Thousands of athletes from around the globe will take centre stage on Thursday night for what organisers promise to be “the best World Games in the history of the Special Olympics movement”.
The opening ceremony at Zayed Sports City from 6pm will mark the official start of the first Special Olympics World Games held in the Middle East.
The eight-day event will add to the respect of people with intellectual disabilities in the region, with about 7,500 athletes from more than 190 nations and territories competing.
The Flame of Hope torch, which has been making its way across the UAE since March 4, will complete its long journey and be used to light a symbolic cauldron in front of tens of thousands of spectators.
A spectacular light and fireworks display is also expected and the athletes will take part in a 90-minute-long parade, just more than 50 years after the first Special Olympics was held in Chicago in 1968.
Tributes will be paid to Eunice Kennedy Shriver, the sister of John F Kennedy, who founded the Games and died in 2009.
Canadian pop star Avril Lavigne, and Emirati singer Hussain Al Jassmi are among the famous artists who will perform the Games' anthem, Right where I am Supposed to be.
The ceremony was designed in collaboration with people who have learning disabilities.
They will recite their own poetry and lead dance performances during the show, which is expected to last more than two hours.
“It’s a great pleasure for us to be here in the Middle East for the first World Games that have been held in this part of the world,” Mary Davis, the Special Olympics chief executive, said on Wednesday.
“I have never seen anything like the preparation that has been put in over the past couple of years into ensuring these games will be the best World Games in the history of the Special Olympics movement.”
For the first time in the history of the Games, which have previously been held in the US, Ireland, China and Greece, a dedicated team has been set up to ensure the event has a lasting legacy in the Middle East and beyond.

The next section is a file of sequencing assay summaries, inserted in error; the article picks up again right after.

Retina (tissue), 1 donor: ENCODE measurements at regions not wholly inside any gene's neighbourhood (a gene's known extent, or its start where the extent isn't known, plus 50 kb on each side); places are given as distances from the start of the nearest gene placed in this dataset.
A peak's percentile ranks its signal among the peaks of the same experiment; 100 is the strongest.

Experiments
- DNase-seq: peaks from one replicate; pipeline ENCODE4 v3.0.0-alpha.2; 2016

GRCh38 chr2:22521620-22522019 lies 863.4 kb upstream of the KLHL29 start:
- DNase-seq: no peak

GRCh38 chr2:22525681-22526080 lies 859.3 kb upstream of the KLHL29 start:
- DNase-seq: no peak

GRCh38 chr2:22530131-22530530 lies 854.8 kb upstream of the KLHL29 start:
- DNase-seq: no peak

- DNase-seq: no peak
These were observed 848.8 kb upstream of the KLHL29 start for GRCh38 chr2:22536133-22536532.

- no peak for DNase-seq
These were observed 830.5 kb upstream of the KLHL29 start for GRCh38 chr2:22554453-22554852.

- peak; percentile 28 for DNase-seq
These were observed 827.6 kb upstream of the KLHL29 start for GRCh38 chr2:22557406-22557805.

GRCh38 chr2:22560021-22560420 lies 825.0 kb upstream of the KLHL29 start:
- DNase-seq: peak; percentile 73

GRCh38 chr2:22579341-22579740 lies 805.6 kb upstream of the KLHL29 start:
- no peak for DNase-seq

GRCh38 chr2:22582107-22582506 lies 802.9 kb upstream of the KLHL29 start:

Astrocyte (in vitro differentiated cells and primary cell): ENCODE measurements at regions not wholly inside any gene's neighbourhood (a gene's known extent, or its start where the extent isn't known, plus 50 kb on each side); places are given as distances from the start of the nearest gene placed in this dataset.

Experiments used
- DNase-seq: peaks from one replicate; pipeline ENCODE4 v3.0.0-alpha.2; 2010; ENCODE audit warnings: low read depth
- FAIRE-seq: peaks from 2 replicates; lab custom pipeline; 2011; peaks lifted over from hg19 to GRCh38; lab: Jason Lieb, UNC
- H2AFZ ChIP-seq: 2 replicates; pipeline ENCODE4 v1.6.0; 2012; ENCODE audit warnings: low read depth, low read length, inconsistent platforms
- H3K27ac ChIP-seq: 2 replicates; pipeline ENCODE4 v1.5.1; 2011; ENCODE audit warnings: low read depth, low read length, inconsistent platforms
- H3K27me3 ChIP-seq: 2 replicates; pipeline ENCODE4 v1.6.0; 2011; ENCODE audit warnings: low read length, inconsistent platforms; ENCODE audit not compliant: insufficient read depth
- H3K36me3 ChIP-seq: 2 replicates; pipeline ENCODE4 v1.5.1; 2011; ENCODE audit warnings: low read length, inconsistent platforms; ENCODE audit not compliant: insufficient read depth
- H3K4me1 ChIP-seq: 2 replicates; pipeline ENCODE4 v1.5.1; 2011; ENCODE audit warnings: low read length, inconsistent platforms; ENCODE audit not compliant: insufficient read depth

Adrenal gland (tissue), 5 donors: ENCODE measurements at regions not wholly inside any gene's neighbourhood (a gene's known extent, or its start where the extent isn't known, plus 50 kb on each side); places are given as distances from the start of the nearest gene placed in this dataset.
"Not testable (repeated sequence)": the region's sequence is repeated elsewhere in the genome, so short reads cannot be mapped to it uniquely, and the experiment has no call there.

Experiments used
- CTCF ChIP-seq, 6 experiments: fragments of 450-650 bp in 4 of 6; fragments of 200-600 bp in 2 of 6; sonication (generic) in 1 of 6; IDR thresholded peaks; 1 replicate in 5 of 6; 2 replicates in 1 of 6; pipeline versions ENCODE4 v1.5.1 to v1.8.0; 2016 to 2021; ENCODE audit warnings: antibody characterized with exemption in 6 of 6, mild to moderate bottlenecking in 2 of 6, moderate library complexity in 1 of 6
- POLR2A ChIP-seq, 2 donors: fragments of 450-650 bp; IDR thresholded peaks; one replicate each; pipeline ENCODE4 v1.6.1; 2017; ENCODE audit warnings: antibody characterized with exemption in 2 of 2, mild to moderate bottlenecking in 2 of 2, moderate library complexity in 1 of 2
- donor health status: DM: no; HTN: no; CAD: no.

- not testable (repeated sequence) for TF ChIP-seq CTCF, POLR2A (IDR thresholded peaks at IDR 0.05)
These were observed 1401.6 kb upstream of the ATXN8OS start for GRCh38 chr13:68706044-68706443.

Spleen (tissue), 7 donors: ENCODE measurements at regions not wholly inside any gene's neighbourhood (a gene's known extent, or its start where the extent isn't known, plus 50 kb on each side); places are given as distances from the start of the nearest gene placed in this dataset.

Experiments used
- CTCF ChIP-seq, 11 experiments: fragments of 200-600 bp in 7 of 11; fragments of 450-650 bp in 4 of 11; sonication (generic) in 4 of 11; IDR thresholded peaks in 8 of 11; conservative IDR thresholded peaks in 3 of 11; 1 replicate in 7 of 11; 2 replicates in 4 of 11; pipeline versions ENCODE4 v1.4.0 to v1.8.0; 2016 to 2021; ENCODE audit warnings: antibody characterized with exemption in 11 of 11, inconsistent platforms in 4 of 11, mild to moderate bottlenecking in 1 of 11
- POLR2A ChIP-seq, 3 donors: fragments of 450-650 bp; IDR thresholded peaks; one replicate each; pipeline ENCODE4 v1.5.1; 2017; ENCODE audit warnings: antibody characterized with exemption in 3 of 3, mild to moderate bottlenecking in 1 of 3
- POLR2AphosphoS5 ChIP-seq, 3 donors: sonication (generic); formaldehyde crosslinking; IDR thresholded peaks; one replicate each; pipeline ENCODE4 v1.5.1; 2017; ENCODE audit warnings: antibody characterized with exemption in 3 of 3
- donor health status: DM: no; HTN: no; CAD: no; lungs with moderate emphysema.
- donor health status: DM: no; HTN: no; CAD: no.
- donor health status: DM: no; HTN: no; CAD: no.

The Games will improve the lives of people of determination for generations to come by inspiring a wide-ranging overhaul of laws and new initiatives, said Hessa Buhumaid, Minister of Community Development.
Ms Buhumaid said full details of 31 new programmes, recently signed off by UAE rulers, will be announced in the next month.
The programme was “incredibly exciting”, said Ms Davis, who also praised a scheme to ensure young people with and without disabilities played sports together at UAE schools.
She hopes the country will become a global centre for the initiative.
“I’m very interested to sit with the minister and her colleagues and find out more about these 31 initiatives,” Ms Davis said.
“The other legacy that the organisers here have taken on themselves is to invite an additional 20-plus countries that have never had the opportunity to participate in Special Olympics before.
"Those countries will see the benefits of the programme and how it can help them, in many African nations for example, which is another fantastic legacy.”
They 31 schemes will cover areas including education, culture, health and spreading international awareness, Ms Buhumaid said.
They will and come in addition to law changes in areas such as building regulations and a new system of categorisation for people with different disabilities, which have been announced recently.
The policies were designed after consultation with disabled people and their families.
“The legacy of the Special Olympics has already started,” Ms Buhumaid said. “We have witnessed a major transformation in our policies, legislation and initiatives, which the government is handling.
“We are happy to announce 31 initiatives that have been approved and will go out in less than 30 days, from Cabinet to the world.”